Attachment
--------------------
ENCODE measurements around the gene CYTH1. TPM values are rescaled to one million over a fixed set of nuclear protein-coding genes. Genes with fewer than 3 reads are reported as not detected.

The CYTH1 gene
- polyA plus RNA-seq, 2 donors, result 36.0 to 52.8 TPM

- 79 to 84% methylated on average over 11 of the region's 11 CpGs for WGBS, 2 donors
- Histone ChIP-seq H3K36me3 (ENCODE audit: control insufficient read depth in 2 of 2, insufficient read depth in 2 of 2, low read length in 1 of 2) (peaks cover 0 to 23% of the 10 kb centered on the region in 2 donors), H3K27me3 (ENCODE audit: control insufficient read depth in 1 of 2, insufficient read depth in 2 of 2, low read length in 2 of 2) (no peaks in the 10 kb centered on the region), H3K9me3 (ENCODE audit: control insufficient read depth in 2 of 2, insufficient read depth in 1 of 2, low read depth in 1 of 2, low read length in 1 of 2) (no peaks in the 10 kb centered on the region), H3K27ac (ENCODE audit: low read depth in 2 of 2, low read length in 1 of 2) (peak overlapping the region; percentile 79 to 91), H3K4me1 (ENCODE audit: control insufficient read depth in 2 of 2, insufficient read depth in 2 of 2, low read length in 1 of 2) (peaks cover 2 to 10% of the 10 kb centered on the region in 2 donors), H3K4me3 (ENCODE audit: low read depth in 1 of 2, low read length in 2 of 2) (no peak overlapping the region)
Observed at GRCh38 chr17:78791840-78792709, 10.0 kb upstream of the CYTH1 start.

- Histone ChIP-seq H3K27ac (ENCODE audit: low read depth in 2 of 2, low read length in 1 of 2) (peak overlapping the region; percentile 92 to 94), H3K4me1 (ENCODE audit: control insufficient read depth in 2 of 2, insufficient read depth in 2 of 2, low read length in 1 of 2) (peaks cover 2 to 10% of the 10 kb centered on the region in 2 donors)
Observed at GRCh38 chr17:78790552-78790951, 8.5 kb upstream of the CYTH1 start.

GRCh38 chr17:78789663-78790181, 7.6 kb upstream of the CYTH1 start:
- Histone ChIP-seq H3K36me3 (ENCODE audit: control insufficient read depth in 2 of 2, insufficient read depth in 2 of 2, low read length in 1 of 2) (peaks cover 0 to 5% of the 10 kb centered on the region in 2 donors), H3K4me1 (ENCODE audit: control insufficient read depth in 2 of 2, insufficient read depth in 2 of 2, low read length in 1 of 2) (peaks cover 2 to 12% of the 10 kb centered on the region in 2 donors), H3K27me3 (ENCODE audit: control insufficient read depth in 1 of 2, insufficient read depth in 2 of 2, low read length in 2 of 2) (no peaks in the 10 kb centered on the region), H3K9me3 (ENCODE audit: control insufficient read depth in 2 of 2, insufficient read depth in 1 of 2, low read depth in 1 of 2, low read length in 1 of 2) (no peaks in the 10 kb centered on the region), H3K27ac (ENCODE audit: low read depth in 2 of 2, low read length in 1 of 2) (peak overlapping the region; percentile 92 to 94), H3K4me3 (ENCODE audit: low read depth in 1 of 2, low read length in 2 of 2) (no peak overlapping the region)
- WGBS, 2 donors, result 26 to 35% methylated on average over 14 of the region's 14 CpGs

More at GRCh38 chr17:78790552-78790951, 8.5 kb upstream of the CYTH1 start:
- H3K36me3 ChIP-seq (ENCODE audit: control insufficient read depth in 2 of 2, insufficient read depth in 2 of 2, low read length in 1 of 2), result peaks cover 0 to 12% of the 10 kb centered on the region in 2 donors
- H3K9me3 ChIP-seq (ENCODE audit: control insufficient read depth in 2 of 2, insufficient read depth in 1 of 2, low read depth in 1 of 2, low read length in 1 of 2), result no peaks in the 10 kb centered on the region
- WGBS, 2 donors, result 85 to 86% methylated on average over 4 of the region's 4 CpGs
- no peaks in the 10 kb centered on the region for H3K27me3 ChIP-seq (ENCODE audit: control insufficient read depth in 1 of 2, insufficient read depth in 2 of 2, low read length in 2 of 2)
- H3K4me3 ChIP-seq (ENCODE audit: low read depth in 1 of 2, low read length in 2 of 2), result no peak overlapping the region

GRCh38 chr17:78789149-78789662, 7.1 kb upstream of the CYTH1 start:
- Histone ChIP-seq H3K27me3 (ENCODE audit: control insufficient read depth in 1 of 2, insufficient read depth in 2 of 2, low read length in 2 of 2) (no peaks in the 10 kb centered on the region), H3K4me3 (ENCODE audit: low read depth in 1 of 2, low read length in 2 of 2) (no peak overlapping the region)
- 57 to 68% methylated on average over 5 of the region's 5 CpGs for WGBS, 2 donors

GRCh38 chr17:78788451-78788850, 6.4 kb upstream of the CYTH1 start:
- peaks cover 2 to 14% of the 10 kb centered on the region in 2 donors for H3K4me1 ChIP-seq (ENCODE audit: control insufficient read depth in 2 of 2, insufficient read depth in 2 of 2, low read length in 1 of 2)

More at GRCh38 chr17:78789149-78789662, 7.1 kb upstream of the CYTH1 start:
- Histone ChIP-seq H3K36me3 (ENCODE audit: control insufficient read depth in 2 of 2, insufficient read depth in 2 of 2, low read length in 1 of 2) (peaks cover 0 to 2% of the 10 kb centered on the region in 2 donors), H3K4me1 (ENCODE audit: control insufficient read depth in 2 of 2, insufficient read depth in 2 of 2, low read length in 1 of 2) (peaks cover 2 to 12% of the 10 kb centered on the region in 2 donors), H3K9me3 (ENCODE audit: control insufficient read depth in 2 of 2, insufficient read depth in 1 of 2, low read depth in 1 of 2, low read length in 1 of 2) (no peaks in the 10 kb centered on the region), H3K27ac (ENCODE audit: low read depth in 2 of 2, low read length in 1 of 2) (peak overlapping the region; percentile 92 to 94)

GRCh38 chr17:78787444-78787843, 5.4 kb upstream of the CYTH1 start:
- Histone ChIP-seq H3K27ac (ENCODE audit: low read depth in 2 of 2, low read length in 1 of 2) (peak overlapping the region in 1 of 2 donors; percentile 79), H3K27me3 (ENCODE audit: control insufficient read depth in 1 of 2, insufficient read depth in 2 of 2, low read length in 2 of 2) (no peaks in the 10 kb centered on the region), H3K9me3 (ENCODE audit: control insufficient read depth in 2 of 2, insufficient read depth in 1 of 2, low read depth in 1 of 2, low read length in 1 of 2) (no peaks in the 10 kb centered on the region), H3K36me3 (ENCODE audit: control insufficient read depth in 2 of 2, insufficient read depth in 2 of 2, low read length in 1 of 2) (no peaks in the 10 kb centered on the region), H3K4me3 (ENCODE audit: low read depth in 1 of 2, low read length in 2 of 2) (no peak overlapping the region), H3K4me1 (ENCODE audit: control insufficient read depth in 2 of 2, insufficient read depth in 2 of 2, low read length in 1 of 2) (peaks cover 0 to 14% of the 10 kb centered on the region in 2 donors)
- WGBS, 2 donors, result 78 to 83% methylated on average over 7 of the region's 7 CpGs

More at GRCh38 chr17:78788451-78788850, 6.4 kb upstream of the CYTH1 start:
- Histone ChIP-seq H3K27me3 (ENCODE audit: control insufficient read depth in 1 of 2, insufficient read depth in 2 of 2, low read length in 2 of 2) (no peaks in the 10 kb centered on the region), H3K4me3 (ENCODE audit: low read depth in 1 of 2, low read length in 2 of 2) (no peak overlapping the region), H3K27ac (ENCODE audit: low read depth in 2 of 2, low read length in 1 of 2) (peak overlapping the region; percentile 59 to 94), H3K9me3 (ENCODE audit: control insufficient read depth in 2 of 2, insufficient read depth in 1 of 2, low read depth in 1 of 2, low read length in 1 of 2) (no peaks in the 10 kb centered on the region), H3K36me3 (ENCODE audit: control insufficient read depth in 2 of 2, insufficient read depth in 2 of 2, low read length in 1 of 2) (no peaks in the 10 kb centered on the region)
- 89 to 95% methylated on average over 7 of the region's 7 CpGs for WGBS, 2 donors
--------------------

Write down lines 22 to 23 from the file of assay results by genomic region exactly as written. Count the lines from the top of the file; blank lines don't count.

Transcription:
- peaks cover 2 to 14% of the 10 kb centered on the region in 2 donors for H3K4me1 ChIP-seq (ENCODE audit: control insufficient read depth in 2 of 2, insufficient read depth in 2 of 2, low read length in 1 of 2)

More at GRCh38 chr17:78789149-78789662, 7.1 kb upstream of the CYTH1 start: